SINGAPORE (Reuters) - For a Singapore Grand Prix that began with confusion over self-censorship and concluded with Lewis Hamilton leading the standings, the race weekend can be summed up by using the ‘Three Rs’ -- Radios, Rosberg and Reliability.
The teams arrived in Singapore unsure of what engineers could or could not tell drivers over the radio after Formula One had rushed through a ban on race assistance following the last grand prix in Monza without going into a great deal of detail.
After a series of meetings to thrash out the finer points, the Bernie Ecclestone-instigated clampdown was relaxed shortly before Friday practice and the paddock breathed a sigh of relief after voicing concerns over a lack of preparation time.
For Nico Rosberg, it was a weekend to forgot after he saw his 22-point lead at the top of the standings transformed into a three-point deficit to Mercedes team mate Hamilton when the Briton stormed to victory on Sunday as the German looked on from the garage.
Rosberg had told reporters of his hatred for the demanding two-hour trawl around the floodlit streets of Singapore, yet he would not have been that relieved to have completed his night’s work after just 14 of the scheduled 61-lap race.
Starting from second on the grid behind Hamilton, Rosberg appeared frozen to the spot as the other 20 cars filed past him on the formation lap, the German unable to coax any sort of life out of his listless Mercedes.
His steering wheel was faulty and he started the race from the back of field in the pitlane but only managed to reach quarter distance before calling it a day when a lengthy pitstop failed to resolve his mechanical woes.
“It was a horrible feeling really, to see everybody go. Because then I knew it was over,” Rosberg said of his retirement.
”Then the whole steering wheel just wasn’t working so I didn’t have any hybrid power and the shifting... I would shift two gears at once all the time and I had no DRS.
“The car just wasn’t working at all and then there was no point to continue. It was a tough day really.”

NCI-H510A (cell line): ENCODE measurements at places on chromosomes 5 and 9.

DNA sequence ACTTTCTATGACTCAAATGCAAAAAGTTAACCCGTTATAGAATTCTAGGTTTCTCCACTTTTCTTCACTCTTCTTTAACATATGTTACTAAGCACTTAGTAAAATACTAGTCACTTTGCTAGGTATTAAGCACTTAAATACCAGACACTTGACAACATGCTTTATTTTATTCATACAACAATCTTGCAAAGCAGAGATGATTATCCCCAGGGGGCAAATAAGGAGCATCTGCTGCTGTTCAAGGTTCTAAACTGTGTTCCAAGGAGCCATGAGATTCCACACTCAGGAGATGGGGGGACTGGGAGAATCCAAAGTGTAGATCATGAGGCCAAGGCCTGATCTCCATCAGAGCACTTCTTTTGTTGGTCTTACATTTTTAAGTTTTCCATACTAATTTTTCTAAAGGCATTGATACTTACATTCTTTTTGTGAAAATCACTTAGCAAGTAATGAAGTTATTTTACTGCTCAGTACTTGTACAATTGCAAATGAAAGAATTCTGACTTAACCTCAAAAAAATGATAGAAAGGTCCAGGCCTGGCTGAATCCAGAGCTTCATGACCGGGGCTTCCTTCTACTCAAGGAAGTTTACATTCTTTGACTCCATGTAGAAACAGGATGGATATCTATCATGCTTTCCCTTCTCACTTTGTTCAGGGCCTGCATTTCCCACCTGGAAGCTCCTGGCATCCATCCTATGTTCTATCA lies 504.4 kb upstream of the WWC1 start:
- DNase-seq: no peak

Despite a tactics-changing safety car period midway through the race, Hamilton staved off the challenge of Red Bull’s Sebastian Vettel and Daniel Ricciardo to reclaim a championship lead he last held in May with five races remaining.
Hamilton had mixed feelings over moving into position to secure a second world title after his 2008 triumph, the Briton’s joy tempered by fears over reliability issues for Mercedes, who suffered their fifth retirement of the season.
“These next five races I just pray that we continue,” Hamilton said.
”With the issues that I’ve had (three retirements), of course it haunts me every weekend. You never know when it’s going to pop up but you just have to try and remain positive and constantly believing that everything is going to be alright.
“And it’s also the support that I get from my fans that really just keeps me going.”
The once-dominant Red Bull have been hamstrung by their own reliability problems and a Renault power unit that remains inferior to the Mercedes, but a marked improvement over recent races points to a stronger title challenge next season.
“If you look at our pre-season where we completed less than 2,000km compared to Mercedes, who did more than a season’s worth of mileage, it demonstrates the quality of the team we have to turn that situation around,” team principal Christian Horner said.
”To have won three races this season and managed second and third here... We could never have dreamt running for 30 minutes earlier in the season let alone two hours.
”It’s a great achievement by the whole team to turn it around but of course, it’s never enough. It is the performance gap that’s missing that we aim to close down.
“But it levels itself out over the year.”
The championship resumes in Japan on Oct. 5 with Hamilton on 241 points (with 150 available), Rosberg on 238, Ricciardo in third place on 181, Ferarri’s Fernando Alonso on 133 and Vettel on 124.
Editing by Patrick Johnston